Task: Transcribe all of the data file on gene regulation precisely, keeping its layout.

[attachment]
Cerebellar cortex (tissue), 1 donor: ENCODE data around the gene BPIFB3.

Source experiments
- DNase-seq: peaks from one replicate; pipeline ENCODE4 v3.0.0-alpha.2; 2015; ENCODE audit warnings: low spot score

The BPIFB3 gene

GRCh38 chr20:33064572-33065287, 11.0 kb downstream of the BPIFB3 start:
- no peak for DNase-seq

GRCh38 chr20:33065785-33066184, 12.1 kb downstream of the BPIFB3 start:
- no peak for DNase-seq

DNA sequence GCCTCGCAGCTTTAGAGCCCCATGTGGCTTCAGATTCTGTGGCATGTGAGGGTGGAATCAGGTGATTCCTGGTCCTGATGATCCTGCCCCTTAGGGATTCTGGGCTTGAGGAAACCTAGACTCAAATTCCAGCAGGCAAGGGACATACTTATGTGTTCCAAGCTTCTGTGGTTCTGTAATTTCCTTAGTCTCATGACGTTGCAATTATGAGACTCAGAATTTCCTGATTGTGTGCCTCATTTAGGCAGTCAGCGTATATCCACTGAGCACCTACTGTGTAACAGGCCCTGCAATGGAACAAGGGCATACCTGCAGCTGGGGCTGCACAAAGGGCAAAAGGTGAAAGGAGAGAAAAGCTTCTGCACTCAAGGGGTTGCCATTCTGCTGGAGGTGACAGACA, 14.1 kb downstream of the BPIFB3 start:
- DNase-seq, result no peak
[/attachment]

Cerebellar cortex (tissue), 1 donor: ENCODE data around the gene BPIFB3.

Source experiments
- DNase-seq: peaks from one replicate; pipeline ENCODE4 v3.0.0-alpha.2; 2015; ENCODE audit warnings: low spot score

The BPIFB3 gene

GRCh38 chr20:33064572-33065287, 11.0 kb downstream of the BPIFB3 start:
- no peak for DNase-seq

GRCh38 chr20:33065785-33066184, 12.1 kb downstream of the BPIFB3 start:
- no peak for DNase-seq

DNA sequence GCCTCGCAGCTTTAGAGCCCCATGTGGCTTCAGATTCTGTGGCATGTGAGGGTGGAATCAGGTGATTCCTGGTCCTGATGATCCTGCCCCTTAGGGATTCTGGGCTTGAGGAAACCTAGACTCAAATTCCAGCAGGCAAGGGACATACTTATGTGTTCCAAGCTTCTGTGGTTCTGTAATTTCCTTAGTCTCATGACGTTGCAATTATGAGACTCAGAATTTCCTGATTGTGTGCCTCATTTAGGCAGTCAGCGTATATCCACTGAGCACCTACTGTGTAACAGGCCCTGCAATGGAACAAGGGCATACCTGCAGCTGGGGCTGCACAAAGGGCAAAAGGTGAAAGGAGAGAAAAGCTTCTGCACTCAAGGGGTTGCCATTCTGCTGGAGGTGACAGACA, 14.1 kb downstream of the BPIFB3 start:
- DNase-seq, result no peak